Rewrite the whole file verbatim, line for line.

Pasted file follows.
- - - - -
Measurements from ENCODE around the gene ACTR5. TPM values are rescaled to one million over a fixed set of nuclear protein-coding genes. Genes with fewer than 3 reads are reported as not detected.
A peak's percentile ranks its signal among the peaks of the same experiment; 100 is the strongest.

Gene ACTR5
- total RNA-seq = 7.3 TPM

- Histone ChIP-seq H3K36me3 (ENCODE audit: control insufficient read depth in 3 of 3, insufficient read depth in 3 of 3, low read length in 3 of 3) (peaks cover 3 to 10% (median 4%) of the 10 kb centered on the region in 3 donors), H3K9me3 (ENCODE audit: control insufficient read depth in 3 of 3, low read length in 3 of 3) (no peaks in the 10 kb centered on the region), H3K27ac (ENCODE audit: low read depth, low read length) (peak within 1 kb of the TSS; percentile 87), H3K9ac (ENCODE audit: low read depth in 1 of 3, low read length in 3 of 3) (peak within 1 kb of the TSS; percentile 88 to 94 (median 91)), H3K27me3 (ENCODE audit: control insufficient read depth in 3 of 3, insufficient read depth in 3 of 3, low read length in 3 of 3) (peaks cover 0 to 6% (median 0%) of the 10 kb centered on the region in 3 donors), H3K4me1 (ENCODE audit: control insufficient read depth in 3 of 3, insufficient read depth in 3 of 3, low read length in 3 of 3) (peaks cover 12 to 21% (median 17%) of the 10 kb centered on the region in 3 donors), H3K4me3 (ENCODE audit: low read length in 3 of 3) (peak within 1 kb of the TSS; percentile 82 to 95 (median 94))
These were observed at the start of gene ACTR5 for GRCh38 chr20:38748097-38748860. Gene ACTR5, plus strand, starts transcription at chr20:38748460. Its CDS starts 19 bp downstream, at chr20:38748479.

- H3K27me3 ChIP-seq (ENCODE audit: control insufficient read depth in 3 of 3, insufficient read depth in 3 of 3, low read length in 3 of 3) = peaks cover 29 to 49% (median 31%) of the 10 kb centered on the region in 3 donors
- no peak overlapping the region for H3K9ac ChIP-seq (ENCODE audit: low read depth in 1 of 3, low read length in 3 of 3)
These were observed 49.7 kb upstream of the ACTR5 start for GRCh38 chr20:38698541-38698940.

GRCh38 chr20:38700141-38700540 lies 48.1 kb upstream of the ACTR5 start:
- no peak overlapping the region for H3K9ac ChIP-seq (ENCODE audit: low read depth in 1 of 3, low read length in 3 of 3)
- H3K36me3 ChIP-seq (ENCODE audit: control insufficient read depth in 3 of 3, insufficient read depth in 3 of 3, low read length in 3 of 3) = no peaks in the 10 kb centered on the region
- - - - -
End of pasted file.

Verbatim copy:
Measurements from ENCODE around the gene ACTR5. TPM values are rescaled to one million over a fixed set of nuclear protein-coding genes. Genes with fewer than 3 reads are reported as not detected.
A peak's percentile ranks its signal among the peaks of the same experiment; 100 is the strongest.

Gene ACTR5
- total RNA-seq = 7.3 TPM

- Histone ChIP-seq H3K36me3 (ENCODE audit: control insufficient read depth in 3 of 3, insufficient read depth in 3 of 3, low read length in 3 of 3) (peaks cover 3 to 10% (median 4%) of the 10 kb centered on the region in 3 donors), H3K9me3 (ENCODE audit: control insufficient read depth in 3 of 3, low read length in 3 of 3) (no peaks in the 10 kb centered on the region), H3K27ac (ENCODE audit: low read depth, low read length) (peak within 1 kb of the TSS; percentile 87), H3K9ac (ENCODE audit: low read depth in 1 of 3, low read length in 3 of 3) (peak within 1 kb of the TSS; percentile 88 to 94 (median 91)), H3K27me3 (ENCODE audit: control insufficient read depth in 3 of 3, insufficient read depth in 3 of 3, low read length in 3 of 3) (peaks cover 0 to 6% (median 0%) of the 10 kb centered on the region in 3 donors), H3K4me1 (ENCODE audit: control insufficient read depth in 3 of 3, insufficient read depth in 3 of 3, low read length in 3 of 3) (peaks cover 12 to 21% (median 17%) of the 10 kb centered on the region in 3 donors), H3K4me3 (ENCODE audit: low read length in 3 of 3) (peak within 1 kb of the TSS; percentile 82 to 95 (median 94))
These were observed at the start of gene ACTR5 for GRCh38 chr20:38748097-38748860. Gene ACTR5, plus strand, starts transcription at chr20:38748460. Its CDS starts 19 bp downstream, at chr20:38748479.

- H3K27me3 ChIP-seq (ENCODE audit: control insufficient read depth in 3 of 3, insufficient read depth in 3 of 3, low read length in 3 of 3) = peaks cover 29 to 49% (median 31%) of the 10 kb centered on the region in 3 donors
- no peak overlapping the region for H3K9ac ChIP-seq (ENCODE audit: low read depth in 1 of 3, low read length in 3 of 3)
These were observed 49.7 kb upstream of the ACTR5 start for GRCh38 chr20:38698541-38698940.

GRCh38 chr20:38700141-38700540 lies 48.1 kb upstream of the ACTR5 start:
- no peak overlapping the region for H3K9ac ChIP-seq (ENCODE audit: low read depth in 1 of 3, low read length in 3 of 3)
- H3K36me3 ChIP-seq (ENCODE audit: control insufficient read depth in 3 of 3, insufficient read depth in 3 of 3, low read length in 3 of 3) = no peaks in the 10 kb centered on the region